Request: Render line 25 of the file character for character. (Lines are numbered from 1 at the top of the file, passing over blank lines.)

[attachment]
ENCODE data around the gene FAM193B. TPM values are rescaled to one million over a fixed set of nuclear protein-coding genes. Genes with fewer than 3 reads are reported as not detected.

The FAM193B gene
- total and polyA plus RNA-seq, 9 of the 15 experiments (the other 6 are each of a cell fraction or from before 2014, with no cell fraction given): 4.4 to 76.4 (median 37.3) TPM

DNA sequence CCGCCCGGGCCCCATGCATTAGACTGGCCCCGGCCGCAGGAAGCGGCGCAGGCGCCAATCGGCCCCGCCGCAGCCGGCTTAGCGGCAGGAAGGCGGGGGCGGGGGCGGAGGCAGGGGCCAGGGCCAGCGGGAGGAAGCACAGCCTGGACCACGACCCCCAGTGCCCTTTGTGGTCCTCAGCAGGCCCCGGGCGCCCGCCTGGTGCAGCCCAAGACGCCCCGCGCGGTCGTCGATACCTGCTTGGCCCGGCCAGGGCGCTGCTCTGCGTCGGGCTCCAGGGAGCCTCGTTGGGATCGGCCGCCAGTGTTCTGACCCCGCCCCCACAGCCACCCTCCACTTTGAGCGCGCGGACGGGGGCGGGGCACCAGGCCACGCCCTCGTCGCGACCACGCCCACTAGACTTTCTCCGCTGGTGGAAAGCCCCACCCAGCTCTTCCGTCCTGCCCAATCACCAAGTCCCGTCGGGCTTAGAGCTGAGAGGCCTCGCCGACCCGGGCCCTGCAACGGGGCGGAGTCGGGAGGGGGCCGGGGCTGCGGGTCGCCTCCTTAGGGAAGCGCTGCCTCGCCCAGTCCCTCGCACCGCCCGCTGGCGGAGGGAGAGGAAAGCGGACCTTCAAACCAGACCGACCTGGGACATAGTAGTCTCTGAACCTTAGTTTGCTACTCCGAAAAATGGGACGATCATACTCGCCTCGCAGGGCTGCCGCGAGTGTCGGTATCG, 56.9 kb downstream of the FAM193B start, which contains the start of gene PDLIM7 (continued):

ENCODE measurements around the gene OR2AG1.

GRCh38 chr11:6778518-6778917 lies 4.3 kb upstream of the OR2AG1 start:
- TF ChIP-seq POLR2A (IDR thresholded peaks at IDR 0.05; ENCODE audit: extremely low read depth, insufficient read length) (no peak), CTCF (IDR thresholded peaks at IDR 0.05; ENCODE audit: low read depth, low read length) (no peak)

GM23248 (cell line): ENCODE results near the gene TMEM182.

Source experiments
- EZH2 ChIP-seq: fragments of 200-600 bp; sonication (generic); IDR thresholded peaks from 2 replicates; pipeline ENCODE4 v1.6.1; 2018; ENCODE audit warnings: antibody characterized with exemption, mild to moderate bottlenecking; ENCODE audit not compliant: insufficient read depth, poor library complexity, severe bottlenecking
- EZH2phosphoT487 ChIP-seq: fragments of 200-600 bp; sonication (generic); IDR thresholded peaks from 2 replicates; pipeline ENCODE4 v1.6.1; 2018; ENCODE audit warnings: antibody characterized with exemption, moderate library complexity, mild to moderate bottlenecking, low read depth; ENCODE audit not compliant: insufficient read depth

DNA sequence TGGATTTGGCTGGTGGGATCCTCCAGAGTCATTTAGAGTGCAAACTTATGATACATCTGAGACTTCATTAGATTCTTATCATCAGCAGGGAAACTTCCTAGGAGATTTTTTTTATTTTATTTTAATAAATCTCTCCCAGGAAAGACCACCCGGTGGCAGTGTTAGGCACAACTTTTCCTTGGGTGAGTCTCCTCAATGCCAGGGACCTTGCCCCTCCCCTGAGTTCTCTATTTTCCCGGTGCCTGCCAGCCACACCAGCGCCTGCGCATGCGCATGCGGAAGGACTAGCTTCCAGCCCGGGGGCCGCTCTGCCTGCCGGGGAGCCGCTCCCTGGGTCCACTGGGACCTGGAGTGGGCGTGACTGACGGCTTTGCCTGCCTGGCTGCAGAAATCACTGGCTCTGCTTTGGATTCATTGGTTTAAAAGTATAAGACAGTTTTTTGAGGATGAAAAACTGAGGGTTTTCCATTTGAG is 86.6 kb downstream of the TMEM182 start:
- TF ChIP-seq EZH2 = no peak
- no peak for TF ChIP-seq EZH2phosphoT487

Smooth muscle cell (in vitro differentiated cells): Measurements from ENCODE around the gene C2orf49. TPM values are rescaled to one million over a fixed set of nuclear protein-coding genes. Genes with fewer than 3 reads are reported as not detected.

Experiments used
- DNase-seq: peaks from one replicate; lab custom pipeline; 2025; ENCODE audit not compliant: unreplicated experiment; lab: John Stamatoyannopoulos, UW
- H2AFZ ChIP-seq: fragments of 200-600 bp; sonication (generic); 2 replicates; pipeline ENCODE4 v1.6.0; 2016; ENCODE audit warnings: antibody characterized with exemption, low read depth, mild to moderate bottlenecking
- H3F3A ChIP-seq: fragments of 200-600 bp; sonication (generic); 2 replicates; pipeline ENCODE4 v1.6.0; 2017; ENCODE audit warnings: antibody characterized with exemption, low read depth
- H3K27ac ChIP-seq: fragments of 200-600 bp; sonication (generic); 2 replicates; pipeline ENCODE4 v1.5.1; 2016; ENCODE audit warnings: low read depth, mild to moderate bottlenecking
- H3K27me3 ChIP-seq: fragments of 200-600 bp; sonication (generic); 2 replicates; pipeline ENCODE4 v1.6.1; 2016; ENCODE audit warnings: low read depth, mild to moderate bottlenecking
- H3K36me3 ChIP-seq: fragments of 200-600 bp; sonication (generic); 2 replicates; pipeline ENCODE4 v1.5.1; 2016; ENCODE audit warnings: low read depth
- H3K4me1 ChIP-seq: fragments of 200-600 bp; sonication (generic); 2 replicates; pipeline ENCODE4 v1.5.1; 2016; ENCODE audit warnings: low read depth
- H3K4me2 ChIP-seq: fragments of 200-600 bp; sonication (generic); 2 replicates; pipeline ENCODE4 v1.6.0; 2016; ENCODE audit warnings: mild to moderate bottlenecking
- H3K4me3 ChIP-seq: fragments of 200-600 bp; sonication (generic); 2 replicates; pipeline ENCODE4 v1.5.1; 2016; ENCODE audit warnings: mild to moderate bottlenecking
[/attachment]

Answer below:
- H3K4me3 ChIP-seq: fragments of 200-600 bp; sonication (generic); 2 replicates; pipeline ENCODE4 v1.5.1; 2016; ENCODE audit warnings: mild to moderate bottlenecking